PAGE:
Tag Archives: amazon

Amazon’s New Woody Allen Show Would Be A Bad Idea Even If He Wasn’t A Pedophile

As news broke yesterday that Amazon Studios brokered a deal with controversial filmmaker and alleged pedophile Woody Allen to create a TV series for the fledgling streaming network, perhaps no one encapsulated the reaction better than Allen himself. “My guess is that Roy Price will regret this.” Keep reading »

My First Year In New York City, As Told By My Amazon Purchase History

This piece was originally published on The Daily Dot.

After 26 years of living in California, I moved to New York City in February 2014. I did not handle it well. Although I was moving for a fun job to a city I’d often fantasized about living in, I still found myself on the corner of First Street and First Avenue in the East Village every single day after work, sobbing on the phone to my mom, begging her to convince my dad it wouldn’t be giving up if I moved back home.

As people often tell you, living in New York City is hard. Gone were the days when I could use my car as a makeshift closet in case the weather dipped. Suddenly, I had to learn about things like “layering” and “the Polar Vortex,” which I was previously convinced were things New Yorkers made up to make their lives sound more difficult than they actually were. And gone were the days when getting groceries was as easy as filling up an SUV with bags from one of the many Targets in a five-mile radius. Now the closest superstores were multiple subway lines away.

So rather than spend my time negotiating how much I could schlep home in one bag on the subway from IKEA, I did what any good online shopping addict would do. I turned to Amazon. Keep reading »

Amazon Released A List Of Its Most Popular Kindle Highlights

Kindle’s popular highlights are pretty much the only reason I would have to read anything on a Kindle anymore. I have successfully boycotted Amazon for books and most other things for the last several months, but I still find myself amazed at the popular highlights, mostly because of their extraordinary mediocrity. I’m pretty sure that most people just highlight something popular because they see that other people have highlighted it, and they think that necessarily means it’s important — and I’m pretty sure that there has to be a cadre of people who are trolling the popular highlights. Some of the highlights in the Song of Ice and Fire books just made no damn sense. There were whole passages of “Hodor Hodor Hodor” that got highlighted by at least tens of readers.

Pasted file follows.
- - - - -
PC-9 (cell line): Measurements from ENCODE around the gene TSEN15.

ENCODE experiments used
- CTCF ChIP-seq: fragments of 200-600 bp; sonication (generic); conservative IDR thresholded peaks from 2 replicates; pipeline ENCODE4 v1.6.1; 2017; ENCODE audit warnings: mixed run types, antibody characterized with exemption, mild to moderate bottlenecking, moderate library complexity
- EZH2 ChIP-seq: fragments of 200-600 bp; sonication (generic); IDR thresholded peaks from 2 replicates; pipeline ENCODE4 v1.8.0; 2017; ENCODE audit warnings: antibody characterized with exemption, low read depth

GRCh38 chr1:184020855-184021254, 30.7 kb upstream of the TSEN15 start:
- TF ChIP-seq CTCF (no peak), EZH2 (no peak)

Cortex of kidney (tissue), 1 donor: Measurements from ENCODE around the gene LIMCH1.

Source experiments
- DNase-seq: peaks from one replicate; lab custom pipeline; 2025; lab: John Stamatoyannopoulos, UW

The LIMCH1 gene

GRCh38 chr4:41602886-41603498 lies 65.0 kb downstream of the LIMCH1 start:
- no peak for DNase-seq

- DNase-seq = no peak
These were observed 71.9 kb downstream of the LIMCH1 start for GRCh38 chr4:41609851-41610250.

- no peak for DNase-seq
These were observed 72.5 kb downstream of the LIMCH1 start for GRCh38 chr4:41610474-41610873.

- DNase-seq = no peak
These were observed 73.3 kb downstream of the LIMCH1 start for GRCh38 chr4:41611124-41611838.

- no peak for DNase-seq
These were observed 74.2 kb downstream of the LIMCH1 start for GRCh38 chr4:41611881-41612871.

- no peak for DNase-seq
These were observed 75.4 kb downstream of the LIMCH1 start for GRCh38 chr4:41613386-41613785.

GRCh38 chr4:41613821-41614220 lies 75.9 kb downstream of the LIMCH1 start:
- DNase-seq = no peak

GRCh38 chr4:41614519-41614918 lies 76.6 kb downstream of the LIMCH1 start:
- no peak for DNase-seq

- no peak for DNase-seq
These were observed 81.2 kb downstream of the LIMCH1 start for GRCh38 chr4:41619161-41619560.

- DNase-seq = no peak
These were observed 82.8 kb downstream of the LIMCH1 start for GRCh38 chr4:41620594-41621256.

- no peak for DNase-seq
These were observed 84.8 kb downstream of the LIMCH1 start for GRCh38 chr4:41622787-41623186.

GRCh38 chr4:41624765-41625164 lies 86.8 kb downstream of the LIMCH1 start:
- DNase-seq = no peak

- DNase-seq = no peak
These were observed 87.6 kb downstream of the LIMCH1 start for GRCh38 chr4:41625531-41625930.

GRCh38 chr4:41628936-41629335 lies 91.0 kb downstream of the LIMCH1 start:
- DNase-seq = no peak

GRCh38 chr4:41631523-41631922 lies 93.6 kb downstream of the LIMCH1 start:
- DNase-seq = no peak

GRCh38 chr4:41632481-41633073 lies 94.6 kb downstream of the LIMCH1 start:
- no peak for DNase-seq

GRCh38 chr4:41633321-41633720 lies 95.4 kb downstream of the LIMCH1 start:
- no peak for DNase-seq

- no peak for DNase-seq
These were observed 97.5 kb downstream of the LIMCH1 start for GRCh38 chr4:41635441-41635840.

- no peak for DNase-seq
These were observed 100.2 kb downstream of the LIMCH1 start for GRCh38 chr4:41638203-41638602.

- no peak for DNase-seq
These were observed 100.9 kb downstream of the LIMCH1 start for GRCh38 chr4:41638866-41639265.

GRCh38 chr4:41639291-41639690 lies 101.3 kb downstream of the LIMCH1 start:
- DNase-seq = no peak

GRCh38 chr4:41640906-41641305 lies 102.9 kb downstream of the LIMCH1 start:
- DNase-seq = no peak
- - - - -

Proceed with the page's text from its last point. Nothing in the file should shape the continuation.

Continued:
In any event, Amazon released a list of the most popular highlights of all Kindle books, and while most of them are insightful or at least novel on their own (which IMO is the point of highlighting? I could be wrong), others, isolated from their context, don’t make much sense. For example, from Harry Potter and the Prisoner of Azkaban:

“THEN YOU SHOULD HAVE DIED!”roared Black. “DIED RATHER THAN BETRAY YOUR FRIENDS, AS WE WOULD HAVE DONE FOR YOU!”

Also — nitpicky, but whatever — the passage of The Hunger Games in which the rules of the Hunger Games are explained isn’t particularly useful. Like, would you quote that in a paper? (I say no, you could paraphrase and cut down your quoted word count.) Would you come back to it as guidance later on? The book hammers the rules home throughout the narrative, so it’s not like you’re needing a reminder. It doesn’t give you any insight about Katniss, it’s just exposition. And yet it’s one of the most popular highlights on Kindle.

Of course, all of this is coming from a woman who does this to books she loves…